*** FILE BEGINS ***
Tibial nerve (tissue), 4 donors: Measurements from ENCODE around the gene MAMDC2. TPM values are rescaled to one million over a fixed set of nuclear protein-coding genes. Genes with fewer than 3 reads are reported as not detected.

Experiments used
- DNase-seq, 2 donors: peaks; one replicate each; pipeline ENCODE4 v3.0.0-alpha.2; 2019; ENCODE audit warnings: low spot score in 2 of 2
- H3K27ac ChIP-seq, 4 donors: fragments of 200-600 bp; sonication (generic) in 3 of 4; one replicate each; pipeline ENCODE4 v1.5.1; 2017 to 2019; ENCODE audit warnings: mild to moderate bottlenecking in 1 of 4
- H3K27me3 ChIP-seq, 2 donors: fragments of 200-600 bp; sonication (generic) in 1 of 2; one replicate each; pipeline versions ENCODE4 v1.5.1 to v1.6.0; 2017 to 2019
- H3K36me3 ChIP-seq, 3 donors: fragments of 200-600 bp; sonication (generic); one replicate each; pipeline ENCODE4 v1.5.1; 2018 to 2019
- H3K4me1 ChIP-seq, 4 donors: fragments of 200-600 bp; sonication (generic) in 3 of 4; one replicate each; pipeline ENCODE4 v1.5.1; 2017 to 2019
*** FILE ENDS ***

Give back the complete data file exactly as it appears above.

Tibial nerve (tissue), 4 donors: Measurements from ENCODE around the gene MAMDC2. TPM values are rescaled to one million over a fixed set of nuclear protein-coding genes. Genes with fewer than 3 reads are reported as not detected.

Experiments used
- DNase-seq, 2 donors: peaks; one replicate each; pipeline ENCODE4 v3.0.0-alpha.2; 2019; ENCODE audit warnings: low spot score in 2 of 2
- H3K27ac ChIP-seq, 4 donors: fragments of 200-600 bp; sonication (generic) in 3 of 4; one replicate each; pipeline ENCODE4 v1.5.1; 2017 to 2019; ENCODE audit warnings: mild to moderate bottlenecking in 1 of 4
- H3K27me3 ChIP-seq, 2 donors: fragments of 200-600 bp; sonication (generic) in 1 of 2; one replicate each; pipeline versions ENCODE4 v1.5.1 to v1.6.0; 2017 to 2019
- H3K36me3 ChIP-seq, 3 donors: fragments of 200-600 bp; sonication (generic); one replicate each; pipeline ENCODE4 v1.5.1; 2018 to 2019
- H3K4me1 ChIP-seq, 4 donors: fragments of 200-600 bp; sonication (generic) in 3 of 4; one replicate each; pipeline ENCODE4 v1.5.1; 2017 to 2019